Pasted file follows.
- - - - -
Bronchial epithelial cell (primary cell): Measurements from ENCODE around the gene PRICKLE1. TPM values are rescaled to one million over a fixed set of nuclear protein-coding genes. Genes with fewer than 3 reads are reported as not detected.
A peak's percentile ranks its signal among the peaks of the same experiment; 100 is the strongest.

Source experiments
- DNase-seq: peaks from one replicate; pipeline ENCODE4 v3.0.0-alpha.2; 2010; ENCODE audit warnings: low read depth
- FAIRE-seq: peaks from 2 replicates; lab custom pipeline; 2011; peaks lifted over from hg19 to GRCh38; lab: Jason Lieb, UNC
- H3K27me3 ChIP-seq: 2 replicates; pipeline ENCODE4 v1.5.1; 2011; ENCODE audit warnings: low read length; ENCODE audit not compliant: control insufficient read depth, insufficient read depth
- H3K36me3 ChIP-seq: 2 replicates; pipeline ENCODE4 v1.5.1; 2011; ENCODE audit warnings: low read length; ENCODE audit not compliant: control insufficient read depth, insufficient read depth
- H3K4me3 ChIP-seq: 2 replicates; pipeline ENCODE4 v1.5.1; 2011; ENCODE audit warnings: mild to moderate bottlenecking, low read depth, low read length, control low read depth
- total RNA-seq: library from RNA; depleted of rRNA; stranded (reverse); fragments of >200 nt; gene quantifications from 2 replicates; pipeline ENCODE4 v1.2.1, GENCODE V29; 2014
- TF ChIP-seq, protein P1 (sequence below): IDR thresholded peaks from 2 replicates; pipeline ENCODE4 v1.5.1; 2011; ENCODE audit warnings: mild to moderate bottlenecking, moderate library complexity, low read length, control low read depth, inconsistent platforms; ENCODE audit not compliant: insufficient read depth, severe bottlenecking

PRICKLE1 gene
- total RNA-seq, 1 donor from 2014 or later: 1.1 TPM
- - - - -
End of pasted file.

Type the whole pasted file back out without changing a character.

Bronchial epithelial cell (primary cell): Measurements from ENCODE around the gene PRICKLE1. TPM values are rescaled to one million over a fixed set of nuclear protein-coding genes. Genes with fewer than 3 reads are reported as not detected.
A peak's percentile ranks its signal among the peaks of the same experiment; 100 is the strongest.

Source experiments
- DNase-seq: peaks from one replicate; pipeline ENCODE4 v3.0.0-alpha.2; 2010; ENCODE audit warnings: low read depth
- FAIRE-seq: peaks from 2 replicates; lab custom pipeline; 2011; peaks lifted over from hg19 to GRCh38; lab: Jason Lieb, UNC
- H3K27me3 ChIP-seq: 2 replicates; pipeline ENCODE4 v1.5.1; 2011; ENCODE audit warnings: low read length; ENCODE audit not compliant: control insufficient read depth, insufficient read depth
- H3K36me3 ChIP-seq: 2 replicates; pipeline ENCODE4 v1.5.1; 2011; ENCODE audit warnings: low read length; ENCODE audit not compliant: control insufficient read depth, insufficient read depth
- H3K4me3 ChIP-seq: 2 replicates; pipeline ENCODE4 v1.5.1; 2011; ENCODE audit warnings: mild to moderate bottlenecking, low read depth, low read length, control low read depth
- total RNA-seq: library from RNA; depleted of rRNA; stranded (reverse); fragments of >200 nt; gene quantifications from 2 replicates; pipeline ENCODE4 v1.2.1, GENCODE V29; 2014
- TF ChIP-seq, protein P1 (sequence below): IDR thresholded peaks from 2 replicates; pipeline ENCODE4 v1.5.1; 2011; ENCODE audit warnings: mild to moderate bottlenecking, moderate library complexity, low read length, control low read depth, inconsistent platforms; ENCODE audit not compliant: insufficient read depth, severe bottlenecking

PRICKLE1 gene
- total RNA-seq, 1 donor from 2014 or later: 1.1 TPM